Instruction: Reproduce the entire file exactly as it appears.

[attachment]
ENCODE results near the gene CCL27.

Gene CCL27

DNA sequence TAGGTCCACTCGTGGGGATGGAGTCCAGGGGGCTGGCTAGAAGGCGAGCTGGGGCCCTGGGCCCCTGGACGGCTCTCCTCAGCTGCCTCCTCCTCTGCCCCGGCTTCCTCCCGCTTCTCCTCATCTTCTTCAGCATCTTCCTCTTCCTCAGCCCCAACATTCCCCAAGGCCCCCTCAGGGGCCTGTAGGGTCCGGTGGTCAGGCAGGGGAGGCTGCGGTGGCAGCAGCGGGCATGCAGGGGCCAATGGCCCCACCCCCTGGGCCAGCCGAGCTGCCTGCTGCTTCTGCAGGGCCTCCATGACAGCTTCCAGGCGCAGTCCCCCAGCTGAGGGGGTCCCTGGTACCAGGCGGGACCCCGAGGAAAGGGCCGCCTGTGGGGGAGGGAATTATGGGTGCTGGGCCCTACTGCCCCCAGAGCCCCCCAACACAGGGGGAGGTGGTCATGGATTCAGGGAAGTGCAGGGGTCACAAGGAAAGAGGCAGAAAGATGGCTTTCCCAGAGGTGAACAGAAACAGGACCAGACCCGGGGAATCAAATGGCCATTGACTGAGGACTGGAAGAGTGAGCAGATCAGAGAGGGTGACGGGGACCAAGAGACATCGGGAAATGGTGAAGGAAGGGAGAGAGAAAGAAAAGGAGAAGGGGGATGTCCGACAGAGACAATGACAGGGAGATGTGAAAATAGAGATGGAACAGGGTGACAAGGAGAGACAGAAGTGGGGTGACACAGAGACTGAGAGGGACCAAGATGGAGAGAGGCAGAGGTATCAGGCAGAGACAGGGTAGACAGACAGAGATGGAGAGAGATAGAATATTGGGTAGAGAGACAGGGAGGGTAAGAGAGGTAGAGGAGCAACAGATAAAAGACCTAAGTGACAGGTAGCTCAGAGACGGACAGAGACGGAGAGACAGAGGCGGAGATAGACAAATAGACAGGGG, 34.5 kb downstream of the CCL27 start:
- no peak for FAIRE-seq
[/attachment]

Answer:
ENCODE results near the gene CCL27.

Gene CCL27

DNA sequence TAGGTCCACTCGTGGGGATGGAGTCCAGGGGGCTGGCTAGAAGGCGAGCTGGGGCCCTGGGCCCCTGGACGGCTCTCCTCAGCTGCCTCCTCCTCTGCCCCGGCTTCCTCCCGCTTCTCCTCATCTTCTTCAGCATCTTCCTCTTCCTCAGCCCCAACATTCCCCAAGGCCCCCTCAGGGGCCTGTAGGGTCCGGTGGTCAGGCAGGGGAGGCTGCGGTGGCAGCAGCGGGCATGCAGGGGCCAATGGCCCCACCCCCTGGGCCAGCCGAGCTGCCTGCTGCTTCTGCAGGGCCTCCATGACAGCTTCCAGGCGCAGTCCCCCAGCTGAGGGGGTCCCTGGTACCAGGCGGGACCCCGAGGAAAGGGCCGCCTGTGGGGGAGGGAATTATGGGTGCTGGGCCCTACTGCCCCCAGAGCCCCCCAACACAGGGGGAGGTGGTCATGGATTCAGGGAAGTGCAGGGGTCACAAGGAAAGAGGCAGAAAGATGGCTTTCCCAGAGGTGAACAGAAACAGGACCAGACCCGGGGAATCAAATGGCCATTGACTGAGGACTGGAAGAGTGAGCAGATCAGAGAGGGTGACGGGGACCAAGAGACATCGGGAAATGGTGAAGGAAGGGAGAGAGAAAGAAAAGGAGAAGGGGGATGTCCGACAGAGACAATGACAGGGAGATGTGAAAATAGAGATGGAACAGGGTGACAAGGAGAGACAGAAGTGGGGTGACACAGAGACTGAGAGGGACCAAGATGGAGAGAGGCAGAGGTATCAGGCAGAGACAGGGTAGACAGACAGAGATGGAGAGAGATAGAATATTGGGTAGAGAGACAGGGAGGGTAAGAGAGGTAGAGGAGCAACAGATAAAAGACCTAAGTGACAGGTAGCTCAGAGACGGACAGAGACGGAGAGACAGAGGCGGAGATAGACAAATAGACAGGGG, 34.5 kb downstream of the CCL27 start:
- no peak for FAIRE-seq